The first tenor sings as a baritone; the second finesses everything above a “g” in a light head tone. Tenor 1 works as hard as he can to keep his larynx down, to no avail; inevitably, it goes higher as he ascends the scale. Tenor two “puts it forward” as a method: of course, his larynx is up around his eyeballs.
Is there any middle ground between trying to force the larynx down (don’t even try it, it never works) and just letting it the larynx do what it wants, which is to lift as you ascend the scale? Mercifully, there is a natural function which releases the throat; it is called yawning. Unfortunately, no one ever taught us how to yawn and sing clearly at the same time.
If we examine the feeling of a yawn very carefully, we find that it consist of several aspects. The most obvious one is releasing the jaw; next to that, a feeling of width across the neck in front, around the collar bone. Finally comes the least obvious part; an internal tilt behind the tongue, at the level of the arytenoid cartilages. The throat seems to tilt back, and the root of the tongue releases around the hyoid bone. It is this backward tilt of the larynx which seems to release the whole apparatus into a yawn.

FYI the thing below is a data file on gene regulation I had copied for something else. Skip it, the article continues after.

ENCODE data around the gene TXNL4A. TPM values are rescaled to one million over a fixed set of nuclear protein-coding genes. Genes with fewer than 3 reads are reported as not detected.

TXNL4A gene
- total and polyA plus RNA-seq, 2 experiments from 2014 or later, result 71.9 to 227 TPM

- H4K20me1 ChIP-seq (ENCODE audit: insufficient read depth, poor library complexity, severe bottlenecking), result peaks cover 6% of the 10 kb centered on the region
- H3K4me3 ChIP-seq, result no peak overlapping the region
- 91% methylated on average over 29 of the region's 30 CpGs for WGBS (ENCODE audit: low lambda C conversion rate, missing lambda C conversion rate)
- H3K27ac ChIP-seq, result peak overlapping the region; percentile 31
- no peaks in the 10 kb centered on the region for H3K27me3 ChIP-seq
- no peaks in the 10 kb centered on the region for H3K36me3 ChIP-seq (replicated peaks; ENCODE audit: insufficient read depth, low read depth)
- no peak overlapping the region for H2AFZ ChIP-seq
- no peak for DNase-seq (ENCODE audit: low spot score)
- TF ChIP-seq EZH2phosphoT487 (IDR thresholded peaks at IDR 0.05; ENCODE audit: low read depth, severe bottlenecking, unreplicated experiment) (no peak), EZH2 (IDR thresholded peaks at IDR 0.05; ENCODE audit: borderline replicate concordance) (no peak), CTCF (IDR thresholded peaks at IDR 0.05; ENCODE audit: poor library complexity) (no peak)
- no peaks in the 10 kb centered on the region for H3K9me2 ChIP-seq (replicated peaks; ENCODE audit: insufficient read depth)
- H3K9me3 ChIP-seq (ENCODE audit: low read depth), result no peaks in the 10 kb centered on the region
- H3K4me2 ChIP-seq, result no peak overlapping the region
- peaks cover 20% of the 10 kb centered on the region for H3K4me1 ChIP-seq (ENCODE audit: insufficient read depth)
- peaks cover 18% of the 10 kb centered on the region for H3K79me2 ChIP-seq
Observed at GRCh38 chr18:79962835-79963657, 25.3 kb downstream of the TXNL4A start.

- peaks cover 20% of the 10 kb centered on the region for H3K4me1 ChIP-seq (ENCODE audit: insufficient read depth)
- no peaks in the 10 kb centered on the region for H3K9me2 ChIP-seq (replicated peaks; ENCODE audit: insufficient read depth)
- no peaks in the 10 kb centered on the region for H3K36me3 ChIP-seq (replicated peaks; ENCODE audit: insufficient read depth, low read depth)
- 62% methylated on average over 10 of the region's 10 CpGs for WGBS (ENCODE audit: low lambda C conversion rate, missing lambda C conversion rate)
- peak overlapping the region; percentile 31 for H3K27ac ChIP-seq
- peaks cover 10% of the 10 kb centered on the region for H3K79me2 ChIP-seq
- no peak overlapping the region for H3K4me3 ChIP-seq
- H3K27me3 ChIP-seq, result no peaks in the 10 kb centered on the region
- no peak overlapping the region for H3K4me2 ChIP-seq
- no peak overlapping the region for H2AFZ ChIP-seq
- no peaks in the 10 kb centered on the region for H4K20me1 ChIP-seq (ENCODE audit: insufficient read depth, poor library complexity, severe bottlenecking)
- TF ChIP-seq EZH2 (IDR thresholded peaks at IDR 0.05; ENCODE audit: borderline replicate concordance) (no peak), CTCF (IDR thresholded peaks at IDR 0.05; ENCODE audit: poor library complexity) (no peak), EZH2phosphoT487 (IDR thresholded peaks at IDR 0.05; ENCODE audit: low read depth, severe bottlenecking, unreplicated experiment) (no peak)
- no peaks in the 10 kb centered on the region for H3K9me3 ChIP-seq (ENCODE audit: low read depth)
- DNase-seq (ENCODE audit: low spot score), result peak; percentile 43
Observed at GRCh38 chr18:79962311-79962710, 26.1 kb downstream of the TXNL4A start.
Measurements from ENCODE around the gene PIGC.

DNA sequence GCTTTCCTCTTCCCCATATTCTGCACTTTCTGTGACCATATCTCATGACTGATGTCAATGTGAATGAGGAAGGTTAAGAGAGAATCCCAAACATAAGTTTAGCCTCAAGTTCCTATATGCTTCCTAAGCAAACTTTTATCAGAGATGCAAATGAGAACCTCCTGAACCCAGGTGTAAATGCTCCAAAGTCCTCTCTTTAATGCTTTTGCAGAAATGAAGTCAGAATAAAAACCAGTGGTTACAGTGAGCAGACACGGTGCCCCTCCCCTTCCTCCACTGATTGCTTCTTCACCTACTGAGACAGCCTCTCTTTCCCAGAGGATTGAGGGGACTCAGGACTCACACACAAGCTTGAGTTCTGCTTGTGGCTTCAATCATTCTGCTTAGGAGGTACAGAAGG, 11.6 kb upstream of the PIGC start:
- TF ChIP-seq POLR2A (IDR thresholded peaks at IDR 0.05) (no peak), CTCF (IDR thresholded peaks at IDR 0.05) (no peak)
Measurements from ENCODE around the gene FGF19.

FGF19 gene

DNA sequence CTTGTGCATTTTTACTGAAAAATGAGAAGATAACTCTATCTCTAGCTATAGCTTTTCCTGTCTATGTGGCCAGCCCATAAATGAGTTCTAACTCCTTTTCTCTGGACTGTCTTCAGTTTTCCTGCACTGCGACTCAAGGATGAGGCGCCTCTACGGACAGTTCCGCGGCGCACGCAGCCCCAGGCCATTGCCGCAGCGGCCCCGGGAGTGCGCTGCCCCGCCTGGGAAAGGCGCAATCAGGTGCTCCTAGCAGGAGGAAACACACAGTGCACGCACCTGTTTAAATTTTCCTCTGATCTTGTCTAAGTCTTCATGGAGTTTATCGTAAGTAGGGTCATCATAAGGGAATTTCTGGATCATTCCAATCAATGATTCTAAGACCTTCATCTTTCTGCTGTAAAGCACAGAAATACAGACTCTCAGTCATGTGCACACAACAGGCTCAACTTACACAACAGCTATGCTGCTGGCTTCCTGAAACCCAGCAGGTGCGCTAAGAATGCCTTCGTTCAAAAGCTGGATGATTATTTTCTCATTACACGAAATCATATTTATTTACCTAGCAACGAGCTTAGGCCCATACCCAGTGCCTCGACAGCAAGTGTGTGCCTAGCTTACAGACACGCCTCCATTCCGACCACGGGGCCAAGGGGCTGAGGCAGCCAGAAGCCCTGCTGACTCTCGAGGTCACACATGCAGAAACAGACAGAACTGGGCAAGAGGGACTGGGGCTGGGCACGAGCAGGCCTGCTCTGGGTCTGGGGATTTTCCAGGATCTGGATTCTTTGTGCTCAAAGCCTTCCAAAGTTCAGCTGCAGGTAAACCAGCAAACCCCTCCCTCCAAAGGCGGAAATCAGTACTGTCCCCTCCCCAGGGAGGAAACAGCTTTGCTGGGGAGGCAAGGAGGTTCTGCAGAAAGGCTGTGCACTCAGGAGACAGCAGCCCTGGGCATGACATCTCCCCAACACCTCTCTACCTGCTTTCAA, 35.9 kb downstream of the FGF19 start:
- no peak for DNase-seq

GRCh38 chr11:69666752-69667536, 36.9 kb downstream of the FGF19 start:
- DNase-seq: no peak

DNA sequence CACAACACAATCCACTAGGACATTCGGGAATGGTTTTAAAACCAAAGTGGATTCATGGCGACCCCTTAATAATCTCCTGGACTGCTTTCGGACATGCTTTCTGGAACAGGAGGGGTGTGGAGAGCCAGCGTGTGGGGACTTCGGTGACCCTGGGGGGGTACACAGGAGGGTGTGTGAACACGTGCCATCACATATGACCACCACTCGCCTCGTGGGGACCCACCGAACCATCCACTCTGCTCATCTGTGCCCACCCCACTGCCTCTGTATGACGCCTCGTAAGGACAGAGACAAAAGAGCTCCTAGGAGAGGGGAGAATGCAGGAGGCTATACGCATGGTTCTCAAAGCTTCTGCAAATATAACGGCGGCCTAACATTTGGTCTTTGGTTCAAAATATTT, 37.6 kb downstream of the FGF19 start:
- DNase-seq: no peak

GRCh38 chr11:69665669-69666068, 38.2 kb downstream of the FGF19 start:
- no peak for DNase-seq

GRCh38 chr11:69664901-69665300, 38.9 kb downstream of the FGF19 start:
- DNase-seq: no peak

With a comfortable yawn as you phonate, make sure the voice is well forward, at the point of clear pronunciation. Do not let the voice fall back or be swallowed. Do not let the onset become glottal or airy. It is extremely useful to practice this forte, then piano, without taking a breath in between. Piano then becomes a matter of leaving the spaciousness in the throat as it is , but using gentle air instead of compressed breath to sing.
Singing higher becomes a matter of rounding the palate and using increased abdominal compression (support), while not tightening the throat below. It is imperative to keep the voice forward at the point of pronunciation as you sing.